Dating in the Age of Apps
By Luis Guzmán Valerio
I met my partner in an unconventional way. In my early forties, I was a single gay man in New York City and had just about given up on finding a life partner. After realizing that I had dated at least two guys who were HIV positive, I was on Truvada for Prep in order to play it safe should I be exposed to the virus. I was finishing my Ph.D. dissertation, had just started a new job, and was looking for a place to live closer to work. This meant that I, like many other single, gay men in New York City without a lucrative career had to live with roommates. I moved into an apartment on the Upper West Side with two other gay men in their thirties and forties. One of them became my boyfriend and then my domestic partner. As I write this, we are planning our wedding and he’s referred to me as his fiancé. The truth is that I was captivated by his eyes and bright smile on the day he and the third roommate interviewed me for the apartment.
That I even found him is a miracle. I wasn’t the stay-at-home type and preferred to go out to gay bars to get together with friends and meet other guys. I always preferred going out for a drink to the anxiety of being home alone.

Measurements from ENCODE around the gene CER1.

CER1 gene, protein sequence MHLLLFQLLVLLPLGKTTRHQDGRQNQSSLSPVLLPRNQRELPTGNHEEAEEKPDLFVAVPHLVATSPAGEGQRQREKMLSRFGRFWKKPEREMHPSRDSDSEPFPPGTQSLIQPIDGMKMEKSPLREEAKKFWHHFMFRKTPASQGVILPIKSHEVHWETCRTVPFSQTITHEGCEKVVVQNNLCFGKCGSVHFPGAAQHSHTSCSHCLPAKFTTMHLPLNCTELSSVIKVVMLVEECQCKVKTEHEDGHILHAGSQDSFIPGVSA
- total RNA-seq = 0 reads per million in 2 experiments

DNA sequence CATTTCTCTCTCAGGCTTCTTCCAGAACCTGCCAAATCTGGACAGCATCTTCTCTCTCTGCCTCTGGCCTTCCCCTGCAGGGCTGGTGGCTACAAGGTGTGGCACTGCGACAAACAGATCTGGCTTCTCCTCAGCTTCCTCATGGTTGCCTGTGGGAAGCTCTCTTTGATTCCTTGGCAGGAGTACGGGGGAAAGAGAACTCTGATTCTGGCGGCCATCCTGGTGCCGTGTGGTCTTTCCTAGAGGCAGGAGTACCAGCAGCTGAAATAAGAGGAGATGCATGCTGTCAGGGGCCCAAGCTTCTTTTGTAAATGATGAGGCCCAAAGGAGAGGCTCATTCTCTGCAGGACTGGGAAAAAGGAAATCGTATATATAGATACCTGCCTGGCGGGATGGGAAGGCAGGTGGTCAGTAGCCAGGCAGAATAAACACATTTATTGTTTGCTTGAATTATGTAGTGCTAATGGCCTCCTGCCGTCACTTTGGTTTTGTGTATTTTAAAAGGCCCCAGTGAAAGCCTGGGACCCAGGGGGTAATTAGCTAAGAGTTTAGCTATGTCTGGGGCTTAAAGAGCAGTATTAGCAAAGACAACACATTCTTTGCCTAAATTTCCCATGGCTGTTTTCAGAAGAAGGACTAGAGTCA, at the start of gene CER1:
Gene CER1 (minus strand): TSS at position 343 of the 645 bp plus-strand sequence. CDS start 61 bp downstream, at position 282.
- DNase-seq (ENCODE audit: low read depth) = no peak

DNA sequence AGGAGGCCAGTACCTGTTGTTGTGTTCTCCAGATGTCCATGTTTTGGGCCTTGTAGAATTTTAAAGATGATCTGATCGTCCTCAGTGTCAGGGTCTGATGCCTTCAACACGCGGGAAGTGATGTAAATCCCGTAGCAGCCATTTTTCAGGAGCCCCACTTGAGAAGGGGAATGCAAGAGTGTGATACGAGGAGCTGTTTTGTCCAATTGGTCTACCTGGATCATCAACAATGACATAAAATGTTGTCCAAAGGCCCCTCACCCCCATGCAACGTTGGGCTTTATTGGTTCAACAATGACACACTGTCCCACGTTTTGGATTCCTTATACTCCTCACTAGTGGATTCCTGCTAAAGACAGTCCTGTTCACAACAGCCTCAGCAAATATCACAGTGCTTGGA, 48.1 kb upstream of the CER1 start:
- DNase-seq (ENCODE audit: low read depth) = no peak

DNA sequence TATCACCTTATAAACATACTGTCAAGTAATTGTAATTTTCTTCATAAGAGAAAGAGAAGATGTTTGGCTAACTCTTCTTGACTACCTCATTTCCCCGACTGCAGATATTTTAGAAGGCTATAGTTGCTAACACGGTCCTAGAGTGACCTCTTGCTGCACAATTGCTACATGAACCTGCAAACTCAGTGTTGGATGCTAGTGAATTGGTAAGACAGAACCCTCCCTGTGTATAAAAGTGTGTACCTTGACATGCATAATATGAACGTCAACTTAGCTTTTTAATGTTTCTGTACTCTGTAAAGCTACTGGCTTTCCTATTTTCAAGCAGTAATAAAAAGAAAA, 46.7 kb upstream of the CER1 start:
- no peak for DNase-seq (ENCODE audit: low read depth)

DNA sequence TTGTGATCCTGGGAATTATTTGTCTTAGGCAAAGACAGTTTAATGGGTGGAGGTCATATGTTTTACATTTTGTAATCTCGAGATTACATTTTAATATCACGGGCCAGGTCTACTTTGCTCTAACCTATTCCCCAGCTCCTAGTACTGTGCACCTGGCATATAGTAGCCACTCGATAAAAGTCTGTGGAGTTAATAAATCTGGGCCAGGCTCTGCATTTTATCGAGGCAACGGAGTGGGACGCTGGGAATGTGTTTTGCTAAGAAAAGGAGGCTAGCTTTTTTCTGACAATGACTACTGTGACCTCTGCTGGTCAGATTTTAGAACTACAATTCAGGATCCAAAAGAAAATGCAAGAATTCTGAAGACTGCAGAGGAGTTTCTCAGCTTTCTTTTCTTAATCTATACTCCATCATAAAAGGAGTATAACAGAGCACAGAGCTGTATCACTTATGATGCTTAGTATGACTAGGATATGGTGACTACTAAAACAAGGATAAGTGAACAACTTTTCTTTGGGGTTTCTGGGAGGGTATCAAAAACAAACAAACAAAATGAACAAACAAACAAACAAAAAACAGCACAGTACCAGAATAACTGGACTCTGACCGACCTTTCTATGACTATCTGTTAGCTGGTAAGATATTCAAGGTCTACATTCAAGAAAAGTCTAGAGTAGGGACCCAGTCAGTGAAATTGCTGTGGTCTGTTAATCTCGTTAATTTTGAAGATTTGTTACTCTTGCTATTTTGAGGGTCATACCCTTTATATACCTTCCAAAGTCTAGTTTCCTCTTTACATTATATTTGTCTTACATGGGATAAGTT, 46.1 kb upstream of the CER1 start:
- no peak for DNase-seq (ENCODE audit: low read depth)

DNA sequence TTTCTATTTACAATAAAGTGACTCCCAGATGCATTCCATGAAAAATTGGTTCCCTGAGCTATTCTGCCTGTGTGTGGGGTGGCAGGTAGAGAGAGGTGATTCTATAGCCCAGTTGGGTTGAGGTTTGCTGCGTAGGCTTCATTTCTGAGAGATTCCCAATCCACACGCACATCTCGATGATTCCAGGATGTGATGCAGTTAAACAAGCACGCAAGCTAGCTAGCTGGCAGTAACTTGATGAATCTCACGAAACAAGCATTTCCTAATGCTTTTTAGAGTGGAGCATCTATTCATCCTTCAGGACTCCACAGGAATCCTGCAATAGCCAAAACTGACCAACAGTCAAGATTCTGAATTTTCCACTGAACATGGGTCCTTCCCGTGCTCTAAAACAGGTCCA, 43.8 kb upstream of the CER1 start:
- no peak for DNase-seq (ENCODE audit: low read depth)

My partner was the complete opposite. He was afraid of the judgment of the crowd. When we were still roommates, sometimes I didn’t even know he was in the apartment. Unless his friends had invited him to get together for a meal, the whole weekend would go by and he would hardly come out of his room. In our friendly talks about dating and gay life, he had revealed that he was on the apps, on at least three of them. If we hadn’t been roommates, we never would’ve met.
How did it happen? We both got sick and I had to take a day off from work. My partner, then roommate, was also sick, but had the day off because of the Jewish holidays celebrated in the Fall. Since we were both home all day, we ended up sitting in the living room and literally spent the time talking amid tissue boxes, toast, and reheated chicken soup he had made. Our other roommate remarked on how we were both sitting in the exact same places he had left us in when he came back several hours later that day. The chicken soup my soon-to-be boyfriend had made was offered to me with much love. I was one of those New Yorkers who ate out all the time and whose idea of cooking involved making coffee and reheating ready-made food. On that day, we kept a garbage can for our tissues by the couch. Between sniffles, coughs, sneezes, and nose-blowing, we had several conversations. It was the conversations that made me realize I could spend the rest of my life with this man. I didn’t get tired of him. I didn’t think he was boring. I didn’t feel like I was just wanted to go to my room, shut the door behind me, and crawl into bed under the covers, despite having a pretty severe cold. I didn’t think to myself, “I wish he would just shut up already.” The chicken soup that he offered was a nurturing gesture that only served to validate what I was already feeling about him.